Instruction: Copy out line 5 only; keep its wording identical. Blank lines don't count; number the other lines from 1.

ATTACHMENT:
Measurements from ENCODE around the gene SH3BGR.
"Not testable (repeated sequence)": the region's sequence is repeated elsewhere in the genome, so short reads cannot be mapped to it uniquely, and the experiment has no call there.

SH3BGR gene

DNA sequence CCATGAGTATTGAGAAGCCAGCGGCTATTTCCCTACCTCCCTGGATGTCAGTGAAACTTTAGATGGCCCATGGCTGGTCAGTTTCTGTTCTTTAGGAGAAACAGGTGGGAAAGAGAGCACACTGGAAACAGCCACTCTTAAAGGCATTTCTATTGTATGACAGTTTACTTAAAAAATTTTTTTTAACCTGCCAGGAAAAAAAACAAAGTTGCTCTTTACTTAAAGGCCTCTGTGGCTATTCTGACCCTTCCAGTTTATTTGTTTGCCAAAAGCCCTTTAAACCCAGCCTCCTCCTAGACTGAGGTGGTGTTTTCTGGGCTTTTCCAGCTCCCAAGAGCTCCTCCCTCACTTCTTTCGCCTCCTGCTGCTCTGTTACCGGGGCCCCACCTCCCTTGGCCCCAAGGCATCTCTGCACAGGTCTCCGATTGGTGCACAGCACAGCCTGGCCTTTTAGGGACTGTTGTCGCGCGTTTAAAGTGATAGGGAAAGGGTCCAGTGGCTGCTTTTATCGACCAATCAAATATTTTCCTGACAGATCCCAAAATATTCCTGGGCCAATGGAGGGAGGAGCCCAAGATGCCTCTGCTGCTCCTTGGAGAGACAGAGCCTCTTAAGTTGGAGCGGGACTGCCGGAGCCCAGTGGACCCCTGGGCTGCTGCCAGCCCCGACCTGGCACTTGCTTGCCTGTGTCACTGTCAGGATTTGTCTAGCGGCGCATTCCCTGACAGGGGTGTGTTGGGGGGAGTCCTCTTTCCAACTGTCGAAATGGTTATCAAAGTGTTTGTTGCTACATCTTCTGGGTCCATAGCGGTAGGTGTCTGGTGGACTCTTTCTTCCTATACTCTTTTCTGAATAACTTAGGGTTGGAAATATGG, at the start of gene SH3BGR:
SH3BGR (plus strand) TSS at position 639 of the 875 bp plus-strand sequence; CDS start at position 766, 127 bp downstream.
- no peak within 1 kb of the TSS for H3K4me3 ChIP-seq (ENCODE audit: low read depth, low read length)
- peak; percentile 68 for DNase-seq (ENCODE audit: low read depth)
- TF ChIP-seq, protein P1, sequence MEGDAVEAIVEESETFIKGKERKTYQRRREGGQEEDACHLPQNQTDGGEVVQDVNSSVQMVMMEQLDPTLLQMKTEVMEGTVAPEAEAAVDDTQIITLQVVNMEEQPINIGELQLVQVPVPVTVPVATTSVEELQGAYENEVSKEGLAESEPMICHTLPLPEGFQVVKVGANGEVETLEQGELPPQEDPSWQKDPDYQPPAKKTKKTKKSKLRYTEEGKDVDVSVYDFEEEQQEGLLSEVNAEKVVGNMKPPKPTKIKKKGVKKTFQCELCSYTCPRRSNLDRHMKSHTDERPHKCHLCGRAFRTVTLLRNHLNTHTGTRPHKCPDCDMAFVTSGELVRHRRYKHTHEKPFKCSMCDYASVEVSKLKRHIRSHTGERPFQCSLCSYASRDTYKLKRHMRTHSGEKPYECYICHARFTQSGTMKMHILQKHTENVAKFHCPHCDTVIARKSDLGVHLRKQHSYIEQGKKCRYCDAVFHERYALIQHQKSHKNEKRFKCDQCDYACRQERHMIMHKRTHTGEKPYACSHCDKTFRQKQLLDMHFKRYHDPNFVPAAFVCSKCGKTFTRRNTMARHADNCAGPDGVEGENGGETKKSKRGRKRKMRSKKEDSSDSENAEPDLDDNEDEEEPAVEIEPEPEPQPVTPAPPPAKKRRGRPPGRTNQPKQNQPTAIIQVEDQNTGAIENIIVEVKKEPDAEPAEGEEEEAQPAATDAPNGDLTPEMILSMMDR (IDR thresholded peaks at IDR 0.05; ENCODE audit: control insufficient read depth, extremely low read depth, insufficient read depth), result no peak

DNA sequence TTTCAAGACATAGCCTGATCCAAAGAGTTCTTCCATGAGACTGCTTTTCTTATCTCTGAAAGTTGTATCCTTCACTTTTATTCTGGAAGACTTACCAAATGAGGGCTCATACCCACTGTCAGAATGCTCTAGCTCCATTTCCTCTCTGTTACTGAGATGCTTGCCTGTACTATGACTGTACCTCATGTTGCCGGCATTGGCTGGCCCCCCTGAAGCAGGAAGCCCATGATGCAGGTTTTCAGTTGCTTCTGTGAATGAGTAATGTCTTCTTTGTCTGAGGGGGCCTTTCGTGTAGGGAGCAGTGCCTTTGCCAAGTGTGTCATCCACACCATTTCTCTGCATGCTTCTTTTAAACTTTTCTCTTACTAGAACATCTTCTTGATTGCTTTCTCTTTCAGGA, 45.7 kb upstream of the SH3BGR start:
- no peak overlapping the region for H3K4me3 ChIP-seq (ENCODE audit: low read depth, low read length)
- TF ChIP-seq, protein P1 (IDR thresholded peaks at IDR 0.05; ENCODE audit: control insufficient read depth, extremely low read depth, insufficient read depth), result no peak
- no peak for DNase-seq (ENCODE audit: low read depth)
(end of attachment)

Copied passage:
SH3BGR (plus strand) TSS at position 639 of the 875 bp plus-strand sequence; CDS start at position 766, 127 bp downstream.